How much more disassembly you need to do will depend on what you want to get at on your board. I’ve seen quite a lot of people with keys stuck up in the air, and you can probably fix this at this point by looking at the weighting action on the underside of the keybed.
Anything involving the key contacts, or keys being disconnected from the weighting mechanism will need further disassembly though.
Step 7: Removing the keys
The next step of disassembly is to remove the actual keys from the underlying board.
The first thing to do is to remove the plasic covers which are screwed over the rear of the keys. There are several of them and they have 3 screws each. Make sure you keep track of the order they are in – I’m not sure if they’re all indentical, so better safe than sorry.
Next you need to remove the actual keys. These are held to the board by a pair of platic clips at the back end of the key. Each key has two holes at the back and the two protruding pices of plastic on the back of the keybed that the key clips in to. Further down the key there is a groove where the weighting mechanism clips in, but this just rests in place – there isn’t anything to release.
To get the keys out I used a pair of small screwdrivers. I found two different ways to do it and between them they allowed me to get all of the keys off.
One way was to place a screwdriver under the back of the key and gently lever it up. Whilst doing this I pushed the other screwdriver down each side of the key alternately to release each side until the back of the key came up and free.
The other method was to put both screwdrivers down opposite sides of the key – just in front of where the pastic clip attached, then lever up to release the key.
Each key is individually named., so keep them in the right order as you remove them.
When removing the black keys, you can’t release the key until the white key to the right of it has been removed, so be careful about the order in which keys are removed.
By working your way along the keybed you should be able to remove all of the keys from the board.
Step 8: Removing the key membrane
Underneath the keys is a rubber membrane with a raised section for each key. Each raised section contains 3 rubber contacts, set at different heights, which make contact with 3 switches on the underlying board. It is the timing of the closure of these switches which registers a keypress and its velocity.
In my case, some of these presses weren’t registering properly, so I needed to get at the underlying contacts.
The rubber membrane is held onto the board by a series of protruding rubber “feet” which stick out from the membrane and then thread through the board underneath.
To remove the membrane you can VERY GENTLY pull on the edges of the membrane to pull the “feet” back through the board and release the membrane. This will then expose the contacts underneath. There are several sections of membrane and you will need to remove them all. As before, make sure you preserve the order in which you detach them.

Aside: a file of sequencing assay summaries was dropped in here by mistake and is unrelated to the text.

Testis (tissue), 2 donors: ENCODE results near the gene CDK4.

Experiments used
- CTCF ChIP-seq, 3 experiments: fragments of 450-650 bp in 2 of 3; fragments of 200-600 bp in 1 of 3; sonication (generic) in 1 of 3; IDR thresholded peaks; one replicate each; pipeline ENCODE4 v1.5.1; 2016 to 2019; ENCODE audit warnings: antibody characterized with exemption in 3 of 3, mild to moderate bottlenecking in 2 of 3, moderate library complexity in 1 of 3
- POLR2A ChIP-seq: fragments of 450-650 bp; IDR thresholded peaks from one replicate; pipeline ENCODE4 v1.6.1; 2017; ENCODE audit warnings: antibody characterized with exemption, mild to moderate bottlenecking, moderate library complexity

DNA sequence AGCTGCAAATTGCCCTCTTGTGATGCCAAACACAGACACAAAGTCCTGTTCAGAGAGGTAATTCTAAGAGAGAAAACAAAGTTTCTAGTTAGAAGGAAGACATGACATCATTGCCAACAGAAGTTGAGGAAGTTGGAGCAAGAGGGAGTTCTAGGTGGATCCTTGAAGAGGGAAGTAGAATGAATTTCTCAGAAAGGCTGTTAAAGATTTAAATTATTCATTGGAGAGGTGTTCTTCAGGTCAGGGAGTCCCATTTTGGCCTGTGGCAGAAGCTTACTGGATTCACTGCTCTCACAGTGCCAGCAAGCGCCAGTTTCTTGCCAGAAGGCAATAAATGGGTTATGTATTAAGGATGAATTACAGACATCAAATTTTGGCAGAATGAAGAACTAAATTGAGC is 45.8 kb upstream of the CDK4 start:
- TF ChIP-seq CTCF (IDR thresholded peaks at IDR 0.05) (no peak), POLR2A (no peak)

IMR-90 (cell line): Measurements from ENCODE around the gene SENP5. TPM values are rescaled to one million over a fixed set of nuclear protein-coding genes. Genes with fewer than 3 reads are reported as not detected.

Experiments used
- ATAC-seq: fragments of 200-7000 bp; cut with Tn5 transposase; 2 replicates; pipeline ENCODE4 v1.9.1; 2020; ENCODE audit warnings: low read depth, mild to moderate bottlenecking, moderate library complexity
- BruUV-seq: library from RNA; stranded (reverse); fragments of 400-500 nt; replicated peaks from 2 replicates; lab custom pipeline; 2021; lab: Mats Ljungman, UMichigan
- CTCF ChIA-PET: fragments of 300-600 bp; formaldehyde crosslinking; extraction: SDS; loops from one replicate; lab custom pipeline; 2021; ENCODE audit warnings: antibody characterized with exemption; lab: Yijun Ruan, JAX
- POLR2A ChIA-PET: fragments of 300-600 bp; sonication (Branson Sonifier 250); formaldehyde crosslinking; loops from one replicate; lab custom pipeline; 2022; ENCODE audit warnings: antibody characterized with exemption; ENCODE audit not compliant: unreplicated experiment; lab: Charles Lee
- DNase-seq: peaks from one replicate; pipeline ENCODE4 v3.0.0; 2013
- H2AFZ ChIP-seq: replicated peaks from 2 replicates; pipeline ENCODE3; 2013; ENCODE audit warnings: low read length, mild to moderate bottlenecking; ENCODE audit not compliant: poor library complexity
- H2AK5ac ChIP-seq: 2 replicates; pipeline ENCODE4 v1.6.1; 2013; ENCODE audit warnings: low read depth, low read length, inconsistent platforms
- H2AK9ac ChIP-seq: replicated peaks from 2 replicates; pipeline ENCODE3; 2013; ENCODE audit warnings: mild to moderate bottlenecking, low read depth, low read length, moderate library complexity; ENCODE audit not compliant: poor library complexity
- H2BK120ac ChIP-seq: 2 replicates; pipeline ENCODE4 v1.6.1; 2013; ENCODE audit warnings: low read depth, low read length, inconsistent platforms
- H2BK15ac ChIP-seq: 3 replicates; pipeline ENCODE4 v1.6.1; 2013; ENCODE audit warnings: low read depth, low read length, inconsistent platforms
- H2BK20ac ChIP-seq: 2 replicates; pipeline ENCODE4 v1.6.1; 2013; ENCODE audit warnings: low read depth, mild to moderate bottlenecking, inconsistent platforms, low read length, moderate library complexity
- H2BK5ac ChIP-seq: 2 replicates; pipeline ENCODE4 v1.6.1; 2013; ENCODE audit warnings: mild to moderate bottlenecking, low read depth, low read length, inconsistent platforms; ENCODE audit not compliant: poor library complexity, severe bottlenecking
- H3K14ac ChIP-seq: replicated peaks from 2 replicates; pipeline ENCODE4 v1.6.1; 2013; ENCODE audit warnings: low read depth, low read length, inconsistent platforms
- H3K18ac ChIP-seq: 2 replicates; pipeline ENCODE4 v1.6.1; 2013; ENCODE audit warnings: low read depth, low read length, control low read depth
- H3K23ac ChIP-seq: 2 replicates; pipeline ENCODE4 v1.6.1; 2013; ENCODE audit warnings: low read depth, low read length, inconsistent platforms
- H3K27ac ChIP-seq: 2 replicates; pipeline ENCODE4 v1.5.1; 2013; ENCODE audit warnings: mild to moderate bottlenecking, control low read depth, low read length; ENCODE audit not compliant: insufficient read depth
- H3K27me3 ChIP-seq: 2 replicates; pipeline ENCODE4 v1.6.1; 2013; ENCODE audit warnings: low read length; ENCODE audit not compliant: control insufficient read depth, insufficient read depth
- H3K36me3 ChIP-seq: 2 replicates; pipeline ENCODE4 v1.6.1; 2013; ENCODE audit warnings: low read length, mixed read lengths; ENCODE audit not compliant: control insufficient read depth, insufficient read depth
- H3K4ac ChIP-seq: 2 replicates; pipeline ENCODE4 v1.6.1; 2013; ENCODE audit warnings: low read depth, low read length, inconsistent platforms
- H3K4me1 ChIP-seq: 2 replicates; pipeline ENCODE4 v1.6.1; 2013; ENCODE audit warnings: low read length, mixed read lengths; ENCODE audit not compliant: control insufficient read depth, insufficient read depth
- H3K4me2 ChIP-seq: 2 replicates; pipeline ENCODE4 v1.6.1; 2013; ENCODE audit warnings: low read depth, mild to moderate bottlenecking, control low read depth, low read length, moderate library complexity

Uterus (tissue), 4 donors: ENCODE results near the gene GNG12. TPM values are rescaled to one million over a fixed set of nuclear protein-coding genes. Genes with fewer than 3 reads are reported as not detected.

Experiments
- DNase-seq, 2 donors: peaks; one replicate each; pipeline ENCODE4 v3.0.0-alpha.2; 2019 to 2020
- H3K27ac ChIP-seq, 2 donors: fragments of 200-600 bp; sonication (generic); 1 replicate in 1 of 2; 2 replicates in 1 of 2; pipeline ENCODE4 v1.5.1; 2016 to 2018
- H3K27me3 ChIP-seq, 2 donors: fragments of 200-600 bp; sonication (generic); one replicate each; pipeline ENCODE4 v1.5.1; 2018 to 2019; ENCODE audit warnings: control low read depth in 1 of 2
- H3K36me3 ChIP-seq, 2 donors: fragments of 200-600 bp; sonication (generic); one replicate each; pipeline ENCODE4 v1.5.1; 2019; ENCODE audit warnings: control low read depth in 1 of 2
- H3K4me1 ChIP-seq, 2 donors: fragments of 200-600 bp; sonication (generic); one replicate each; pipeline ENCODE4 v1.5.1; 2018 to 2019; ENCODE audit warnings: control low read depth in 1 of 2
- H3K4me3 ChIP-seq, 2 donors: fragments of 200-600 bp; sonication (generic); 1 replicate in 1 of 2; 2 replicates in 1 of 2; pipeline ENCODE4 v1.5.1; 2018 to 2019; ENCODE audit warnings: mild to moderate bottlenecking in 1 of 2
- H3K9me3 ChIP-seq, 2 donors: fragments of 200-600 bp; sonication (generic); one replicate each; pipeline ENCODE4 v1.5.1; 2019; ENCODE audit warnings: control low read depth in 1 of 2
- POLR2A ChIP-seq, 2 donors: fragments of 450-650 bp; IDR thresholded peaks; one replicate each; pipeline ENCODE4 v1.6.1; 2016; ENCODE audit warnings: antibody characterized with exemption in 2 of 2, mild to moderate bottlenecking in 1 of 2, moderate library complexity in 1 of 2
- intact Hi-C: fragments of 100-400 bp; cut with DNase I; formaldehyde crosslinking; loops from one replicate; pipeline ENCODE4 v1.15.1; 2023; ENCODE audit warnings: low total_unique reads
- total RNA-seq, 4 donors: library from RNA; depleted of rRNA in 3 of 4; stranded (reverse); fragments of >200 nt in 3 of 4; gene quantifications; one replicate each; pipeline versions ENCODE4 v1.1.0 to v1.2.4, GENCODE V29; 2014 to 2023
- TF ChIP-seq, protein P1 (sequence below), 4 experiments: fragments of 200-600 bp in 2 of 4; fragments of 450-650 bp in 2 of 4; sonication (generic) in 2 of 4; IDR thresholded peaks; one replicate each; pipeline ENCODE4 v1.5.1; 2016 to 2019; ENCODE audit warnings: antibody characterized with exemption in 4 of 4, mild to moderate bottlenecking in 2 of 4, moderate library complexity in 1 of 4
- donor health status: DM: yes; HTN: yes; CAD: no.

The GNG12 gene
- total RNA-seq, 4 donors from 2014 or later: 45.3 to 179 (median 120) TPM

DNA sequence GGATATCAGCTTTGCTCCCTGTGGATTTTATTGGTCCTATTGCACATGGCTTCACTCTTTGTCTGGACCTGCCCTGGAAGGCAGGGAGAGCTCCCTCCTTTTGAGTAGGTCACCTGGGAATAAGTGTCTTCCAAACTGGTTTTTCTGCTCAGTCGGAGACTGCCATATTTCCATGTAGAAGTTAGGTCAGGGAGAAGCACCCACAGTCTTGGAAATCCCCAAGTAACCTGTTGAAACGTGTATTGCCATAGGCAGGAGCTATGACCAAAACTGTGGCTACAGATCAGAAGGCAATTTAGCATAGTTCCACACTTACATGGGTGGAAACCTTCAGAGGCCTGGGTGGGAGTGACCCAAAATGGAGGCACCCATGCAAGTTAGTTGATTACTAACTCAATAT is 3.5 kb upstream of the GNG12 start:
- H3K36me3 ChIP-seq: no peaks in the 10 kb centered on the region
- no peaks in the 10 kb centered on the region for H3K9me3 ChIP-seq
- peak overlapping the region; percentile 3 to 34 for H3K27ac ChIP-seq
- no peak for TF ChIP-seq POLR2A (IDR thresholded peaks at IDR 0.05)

With the membranes removed you can now clean the contacts, the plastic of the keybed, and the contact points on the actual membranes themseleves.
Reassembly is mostly just the reverse of disassembly – with the exception of reattaching the membrane. This is a nasty little job.
Other people have reported that they were able to re-attach the membrane from the top without unscrewing the sensors from the chassais. They used a thin stick to push onto the top of the rubber feet until they went through the holes. If this works it makes reassembly *much* easier so definitely try that – I haven’t re-opened my PX5S since hearing about this but will definitely give it a try next time.
I couldn’t find a way to reattach the membrane from the top. The only way to get it to fix to the board was to push the thin part of each foot through the board, and then gently pull on it to pull the thicker part through and make it attach. The problem though is that you can’t get at the bottom of the board. The only way I found to do this is to remove the board from the casing.
There are a set of small screws at the back end of the board. If you undo these then the board pulls out.
This is made harder by the fact that the board is in 3 separate sections, and that the ends of the membranes don’t line up with the ends of the boards, so you need to take them all out at once, attach all of the membranes, and then re-attach the boards back to the plastic case, without detaching any of the feet again. This is really fidlly!
The amount of rubber you have to grab hold of to reattach the membranes is pretty small. I found it easiest to use a small pair of long-nosed pliers to GENTLY grab and pull each foot, until they were all re-attached. It took me a couple of goes to get them all down properly.
Some tips for rebuilding
As when you detached them, you need to make sure that each black key is attached before attaching the white key above it.
When reattaching the cowling, make sure the 3 sections are clipped together properly before putting them back on top of the main case. Also, make sure that no wires get trapped when putting the cowling on.
When re-attaching the screws to the base don’t apply much force. The plastic of the base is pretty weak and it’s really easy to strip out the screw thread.
When putting the screws back though the little flaps, be really careful. If the screw falls off (and one of mine did) then you’re going to have to disassemble all of the case and remove the keybed to get it back!
You can test the board at the point at which you reattach the ribbon cable and it’s probably a good idea to do this to save a lot of assembly / disassembly if anything doesn’t work properly. Be careful, as there will be a lot of exposed contacts, so make sure nothing metal is touching that shouldn’t be – but the PX5S only has 12V DC internally so you’re not going to do anything bad to yourself (you can of course kill the board!)